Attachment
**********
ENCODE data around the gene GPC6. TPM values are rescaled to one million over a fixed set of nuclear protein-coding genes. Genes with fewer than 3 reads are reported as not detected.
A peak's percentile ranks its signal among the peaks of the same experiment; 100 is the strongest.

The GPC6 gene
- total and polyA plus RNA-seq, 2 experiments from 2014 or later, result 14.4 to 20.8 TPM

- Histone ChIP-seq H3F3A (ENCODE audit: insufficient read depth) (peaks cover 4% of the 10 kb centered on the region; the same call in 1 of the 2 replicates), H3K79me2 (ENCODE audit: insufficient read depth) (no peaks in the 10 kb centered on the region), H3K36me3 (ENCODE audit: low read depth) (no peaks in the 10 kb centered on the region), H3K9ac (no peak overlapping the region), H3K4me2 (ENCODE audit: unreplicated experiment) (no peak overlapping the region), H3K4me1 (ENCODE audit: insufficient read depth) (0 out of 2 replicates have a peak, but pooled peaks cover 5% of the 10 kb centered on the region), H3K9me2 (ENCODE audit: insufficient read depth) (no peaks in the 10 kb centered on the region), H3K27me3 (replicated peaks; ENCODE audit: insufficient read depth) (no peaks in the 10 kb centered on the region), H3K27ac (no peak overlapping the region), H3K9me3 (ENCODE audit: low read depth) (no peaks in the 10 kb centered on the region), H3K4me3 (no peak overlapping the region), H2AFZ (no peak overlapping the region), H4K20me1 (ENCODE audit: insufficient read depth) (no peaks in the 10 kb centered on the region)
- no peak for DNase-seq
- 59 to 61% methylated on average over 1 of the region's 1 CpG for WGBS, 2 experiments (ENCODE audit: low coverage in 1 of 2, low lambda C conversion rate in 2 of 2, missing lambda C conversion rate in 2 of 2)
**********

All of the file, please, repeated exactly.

ENCODE data around the gene GPC6. TPM values are rescaled to one million over a fixed set of nuclear protein-coding genes. Genes with fewer than 3 reads are reported as not detected.
A peak's percentile ranks its signal among the peaks of the same experiment; 100 is the strongest.

The GPC6 gene
- total and polyA plus RNA-seq, 2 experiments from 2014 or later, result 14.4 to 20.8 TPM

- Histone ChIP-seq H3F3A (ENCODE audit: insufficient read depth) (peaks cover 4% of the 10 kb centered on the region; the same call in 1 of the 2 replicates), H3K79me2 (ENCODE audit: insufficient read depth) (no peaks in the 10 kb centered on the region), H3K36me3 (ENCODE audit: low read depth) (no peaks in the 10 kb centered on the region), H3K9ac (no peak overlapping the region), H3K4me2 (ENCODE audit: unreplicated experiment) (no peak overlapping the region), H3K4me1 (ENCODE audit: insufficient read depth) (0 out of 2 replicates have a peak, but pooled peaks cover 5% of the 10 kb centered on the region), H3K9me2 (ENCODE audit: insufficient read depth) (no peaks in the 10 kb centered on the region), H3K27me3 (replicated peaks; ENCODE audit: insufficient read depth) (no peaks in the 10 kb centered on the region), H3K27ac (no peak overlapping the region), H3K9me3 (ENCODE audit: low read depth) (no peaks in the 10 kb centered on the region), H3K4me3 (no peak overlapping the region), H2AFZ (no peak overlapping the region), H4K20me1 (ENCODE audit: insufficient read depth) (no peaks in the 10 kb centered on the region)
- no peak for DNase-seq
- 59 to 61% methylated on average over 1 of the region's 1 CpG for WGBS, 2 experiments (ENCODE audit: low coverage in 1 of 2, low lambda C conversion rate in 2 of 2, missing lambda C conversion rate in 2 of 2)